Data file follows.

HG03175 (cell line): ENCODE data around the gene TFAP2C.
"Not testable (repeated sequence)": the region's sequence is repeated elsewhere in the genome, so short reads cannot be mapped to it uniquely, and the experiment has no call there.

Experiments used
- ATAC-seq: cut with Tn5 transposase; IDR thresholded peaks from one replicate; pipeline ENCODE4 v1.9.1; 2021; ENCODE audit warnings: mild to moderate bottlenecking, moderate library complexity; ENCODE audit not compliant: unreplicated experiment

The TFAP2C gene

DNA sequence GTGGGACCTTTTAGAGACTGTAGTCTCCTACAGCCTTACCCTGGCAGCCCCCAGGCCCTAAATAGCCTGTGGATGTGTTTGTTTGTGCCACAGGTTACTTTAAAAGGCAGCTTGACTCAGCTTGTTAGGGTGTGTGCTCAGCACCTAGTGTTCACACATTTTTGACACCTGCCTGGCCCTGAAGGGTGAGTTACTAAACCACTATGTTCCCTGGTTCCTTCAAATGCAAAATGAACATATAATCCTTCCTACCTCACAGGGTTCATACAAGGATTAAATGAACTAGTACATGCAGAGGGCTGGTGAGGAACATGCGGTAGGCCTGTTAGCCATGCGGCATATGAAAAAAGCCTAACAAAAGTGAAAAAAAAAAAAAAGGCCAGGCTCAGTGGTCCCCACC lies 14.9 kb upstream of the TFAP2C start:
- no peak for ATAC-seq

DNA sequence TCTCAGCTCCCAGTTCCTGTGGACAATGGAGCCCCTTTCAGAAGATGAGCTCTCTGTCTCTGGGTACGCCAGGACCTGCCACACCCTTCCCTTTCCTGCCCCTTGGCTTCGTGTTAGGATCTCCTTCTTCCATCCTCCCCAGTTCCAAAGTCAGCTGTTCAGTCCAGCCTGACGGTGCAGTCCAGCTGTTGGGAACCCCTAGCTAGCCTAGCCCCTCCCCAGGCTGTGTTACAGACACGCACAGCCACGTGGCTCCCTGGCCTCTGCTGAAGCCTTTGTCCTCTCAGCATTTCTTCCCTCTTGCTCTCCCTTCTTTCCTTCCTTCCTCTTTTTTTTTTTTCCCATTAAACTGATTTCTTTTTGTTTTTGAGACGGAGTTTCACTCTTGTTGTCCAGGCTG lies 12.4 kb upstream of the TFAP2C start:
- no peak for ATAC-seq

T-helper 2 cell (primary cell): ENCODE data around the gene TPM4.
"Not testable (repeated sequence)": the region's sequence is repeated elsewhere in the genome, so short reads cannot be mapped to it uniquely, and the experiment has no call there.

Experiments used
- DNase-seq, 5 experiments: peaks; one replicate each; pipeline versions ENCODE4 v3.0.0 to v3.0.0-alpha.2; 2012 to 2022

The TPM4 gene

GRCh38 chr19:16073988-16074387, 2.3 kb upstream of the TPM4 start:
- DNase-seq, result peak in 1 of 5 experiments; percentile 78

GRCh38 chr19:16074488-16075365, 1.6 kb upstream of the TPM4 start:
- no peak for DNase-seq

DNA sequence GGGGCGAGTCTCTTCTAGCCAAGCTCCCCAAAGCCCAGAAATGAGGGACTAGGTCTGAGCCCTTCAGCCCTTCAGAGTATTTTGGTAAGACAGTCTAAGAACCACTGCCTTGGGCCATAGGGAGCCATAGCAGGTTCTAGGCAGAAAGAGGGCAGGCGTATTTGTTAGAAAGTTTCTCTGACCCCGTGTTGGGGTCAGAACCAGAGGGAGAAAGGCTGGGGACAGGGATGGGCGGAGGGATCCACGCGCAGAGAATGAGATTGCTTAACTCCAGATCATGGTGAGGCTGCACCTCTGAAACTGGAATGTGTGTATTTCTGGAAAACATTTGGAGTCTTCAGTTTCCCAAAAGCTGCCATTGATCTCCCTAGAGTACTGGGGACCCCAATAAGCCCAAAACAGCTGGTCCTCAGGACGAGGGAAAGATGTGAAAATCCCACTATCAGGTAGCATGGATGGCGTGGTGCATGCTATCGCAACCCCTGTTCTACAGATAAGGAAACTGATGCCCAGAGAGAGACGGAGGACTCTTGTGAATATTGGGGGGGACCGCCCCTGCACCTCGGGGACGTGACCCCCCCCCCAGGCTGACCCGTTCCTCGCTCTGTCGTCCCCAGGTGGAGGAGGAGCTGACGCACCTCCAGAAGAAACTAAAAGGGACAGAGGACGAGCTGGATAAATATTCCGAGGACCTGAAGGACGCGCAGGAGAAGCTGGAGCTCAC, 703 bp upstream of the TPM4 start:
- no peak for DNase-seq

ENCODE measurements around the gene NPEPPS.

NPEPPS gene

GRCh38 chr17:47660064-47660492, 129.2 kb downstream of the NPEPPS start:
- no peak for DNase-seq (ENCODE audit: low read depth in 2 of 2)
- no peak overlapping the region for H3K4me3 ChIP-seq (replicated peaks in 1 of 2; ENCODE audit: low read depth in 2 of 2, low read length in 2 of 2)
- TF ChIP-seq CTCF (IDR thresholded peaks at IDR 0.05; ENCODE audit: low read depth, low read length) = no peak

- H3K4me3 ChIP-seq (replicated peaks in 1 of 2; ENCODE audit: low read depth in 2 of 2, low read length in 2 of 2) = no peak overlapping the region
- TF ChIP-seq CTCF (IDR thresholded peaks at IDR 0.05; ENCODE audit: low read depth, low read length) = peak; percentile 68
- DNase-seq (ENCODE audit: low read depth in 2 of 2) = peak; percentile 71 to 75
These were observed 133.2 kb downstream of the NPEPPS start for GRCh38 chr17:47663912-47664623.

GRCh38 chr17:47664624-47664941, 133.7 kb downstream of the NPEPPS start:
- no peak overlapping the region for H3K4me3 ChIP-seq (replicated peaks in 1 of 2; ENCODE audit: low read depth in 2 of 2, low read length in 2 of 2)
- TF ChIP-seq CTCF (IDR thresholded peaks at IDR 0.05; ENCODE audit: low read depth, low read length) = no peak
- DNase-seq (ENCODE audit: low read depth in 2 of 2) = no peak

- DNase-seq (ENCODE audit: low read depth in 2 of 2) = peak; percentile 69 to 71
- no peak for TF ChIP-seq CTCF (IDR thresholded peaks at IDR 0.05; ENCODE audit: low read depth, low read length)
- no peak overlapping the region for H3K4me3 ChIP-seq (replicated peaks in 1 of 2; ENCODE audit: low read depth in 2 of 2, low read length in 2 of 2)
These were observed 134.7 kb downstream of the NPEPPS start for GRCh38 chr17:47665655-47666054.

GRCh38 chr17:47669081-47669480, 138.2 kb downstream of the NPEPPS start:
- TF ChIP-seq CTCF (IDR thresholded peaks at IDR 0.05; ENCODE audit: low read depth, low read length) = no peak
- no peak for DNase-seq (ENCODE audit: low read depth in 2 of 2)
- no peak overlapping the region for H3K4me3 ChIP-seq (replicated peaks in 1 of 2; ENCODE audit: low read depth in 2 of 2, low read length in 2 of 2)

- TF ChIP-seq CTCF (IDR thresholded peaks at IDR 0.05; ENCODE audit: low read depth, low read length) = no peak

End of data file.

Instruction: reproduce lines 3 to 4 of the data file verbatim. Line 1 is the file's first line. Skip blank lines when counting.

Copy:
Experiments used
- ATAC-seq: cut with Tn5 transposase; IDR thresholded peaks from one replicate; pipeline ENCODE4 v1.9.1; 2021; ENCODE audit warnings: mild to moderate bottlenecking, moderate library complexity; ENCODE audit not compliant: unreplicated experiment